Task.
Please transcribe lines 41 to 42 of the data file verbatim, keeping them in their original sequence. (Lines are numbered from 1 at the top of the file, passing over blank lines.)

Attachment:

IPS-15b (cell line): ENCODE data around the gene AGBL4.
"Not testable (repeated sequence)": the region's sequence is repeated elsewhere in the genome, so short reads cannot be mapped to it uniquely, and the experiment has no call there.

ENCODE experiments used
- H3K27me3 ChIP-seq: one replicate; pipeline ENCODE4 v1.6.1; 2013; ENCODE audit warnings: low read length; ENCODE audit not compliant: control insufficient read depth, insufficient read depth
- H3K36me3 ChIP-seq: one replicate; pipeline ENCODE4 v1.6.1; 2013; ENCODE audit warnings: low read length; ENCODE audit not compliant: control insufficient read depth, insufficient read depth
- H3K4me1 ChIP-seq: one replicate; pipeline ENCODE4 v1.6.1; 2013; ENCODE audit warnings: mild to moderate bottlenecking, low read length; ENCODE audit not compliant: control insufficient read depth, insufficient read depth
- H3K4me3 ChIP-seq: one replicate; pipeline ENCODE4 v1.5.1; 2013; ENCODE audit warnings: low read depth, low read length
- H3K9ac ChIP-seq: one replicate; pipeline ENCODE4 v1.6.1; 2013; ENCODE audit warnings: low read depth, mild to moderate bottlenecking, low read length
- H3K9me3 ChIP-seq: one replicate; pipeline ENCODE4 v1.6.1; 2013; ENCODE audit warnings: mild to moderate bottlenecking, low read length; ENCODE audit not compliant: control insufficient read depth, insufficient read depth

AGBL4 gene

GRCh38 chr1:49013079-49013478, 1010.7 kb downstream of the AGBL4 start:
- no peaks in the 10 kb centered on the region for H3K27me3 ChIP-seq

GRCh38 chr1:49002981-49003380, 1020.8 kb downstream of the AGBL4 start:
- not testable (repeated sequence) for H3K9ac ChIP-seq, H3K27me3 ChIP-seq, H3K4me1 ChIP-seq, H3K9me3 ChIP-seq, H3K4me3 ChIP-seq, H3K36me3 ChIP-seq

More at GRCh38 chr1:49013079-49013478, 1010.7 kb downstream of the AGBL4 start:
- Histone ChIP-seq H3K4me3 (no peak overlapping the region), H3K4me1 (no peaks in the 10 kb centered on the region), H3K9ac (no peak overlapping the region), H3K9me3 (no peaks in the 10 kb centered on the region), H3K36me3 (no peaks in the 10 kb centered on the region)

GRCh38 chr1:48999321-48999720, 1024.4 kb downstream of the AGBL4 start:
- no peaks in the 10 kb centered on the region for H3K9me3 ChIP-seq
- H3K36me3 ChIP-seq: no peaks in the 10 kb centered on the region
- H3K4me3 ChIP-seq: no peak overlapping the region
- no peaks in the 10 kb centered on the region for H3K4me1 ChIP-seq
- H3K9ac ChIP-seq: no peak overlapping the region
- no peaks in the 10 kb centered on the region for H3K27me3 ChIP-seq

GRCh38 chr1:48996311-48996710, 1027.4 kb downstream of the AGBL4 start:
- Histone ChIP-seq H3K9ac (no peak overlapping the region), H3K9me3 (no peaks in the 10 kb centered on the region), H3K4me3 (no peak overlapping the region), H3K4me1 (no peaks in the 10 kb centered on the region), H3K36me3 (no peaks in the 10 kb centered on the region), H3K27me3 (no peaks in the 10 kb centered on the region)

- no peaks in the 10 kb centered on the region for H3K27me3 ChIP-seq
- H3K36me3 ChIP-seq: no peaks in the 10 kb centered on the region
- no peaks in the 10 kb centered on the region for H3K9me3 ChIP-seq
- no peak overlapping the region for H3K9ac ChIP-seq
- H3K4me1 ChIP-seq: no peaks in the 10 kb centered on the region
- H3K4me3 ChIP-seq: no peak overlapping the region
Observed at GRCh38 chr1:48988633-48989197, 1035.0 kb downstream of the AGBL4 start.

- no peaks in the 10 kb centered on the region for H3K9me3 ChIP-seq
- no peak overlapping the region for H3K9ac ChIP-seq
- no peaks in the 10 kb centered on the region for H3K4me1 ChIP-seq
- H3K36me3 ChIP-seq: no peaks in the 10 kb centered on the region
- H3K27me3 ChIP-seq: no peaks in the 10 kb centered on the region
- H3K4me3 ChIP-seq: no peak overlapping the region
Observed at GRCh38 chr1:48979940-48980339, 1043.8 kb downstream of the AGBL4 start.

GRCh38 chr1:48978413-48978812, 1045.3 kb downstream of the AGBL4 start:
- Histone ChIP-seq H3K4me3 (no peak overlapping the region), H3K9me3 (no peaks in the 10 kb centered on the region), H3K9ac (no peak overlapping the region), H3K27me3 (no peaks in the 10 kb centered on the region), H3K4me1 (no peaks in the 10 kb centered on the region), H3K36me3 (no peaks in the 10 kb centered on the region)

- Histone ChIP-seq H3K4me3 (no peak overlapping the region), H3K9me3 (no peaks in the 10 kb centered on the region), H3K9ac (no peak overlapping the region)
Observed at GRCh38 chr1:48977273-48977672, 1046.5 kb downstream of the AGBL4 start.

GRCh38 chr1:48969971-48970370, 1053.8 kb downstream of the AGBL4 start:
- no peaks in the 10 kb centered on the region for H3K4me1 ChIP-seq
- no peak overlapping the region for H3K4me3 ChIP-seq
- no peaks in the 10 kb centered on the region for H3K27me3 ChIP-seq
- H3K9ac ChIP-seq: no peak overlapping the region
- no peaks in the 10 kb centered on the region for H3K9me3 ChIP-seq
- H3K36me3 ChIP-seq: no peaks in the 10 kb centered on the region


- Histone ChIP-seq H3K4me3 (no peak overlapping the region), H3K9me3 (no peaks in the 10 kb centered on the region), H3K9ac (no peak overlapping the region), H3K27me3 (no peaks in the 10 kb centered on the region), H3K4me1 (no peaks in the 10 kb centered on the region), H3K36me3 (no peaks in the 10 kb centered on the region)

- Histone ChIP-seq H3K4me3 (no peak overlapping the region), H3K9me3 (no peaks in the 10 kb centered on the region), H3K9ac (no peak overlapping the region)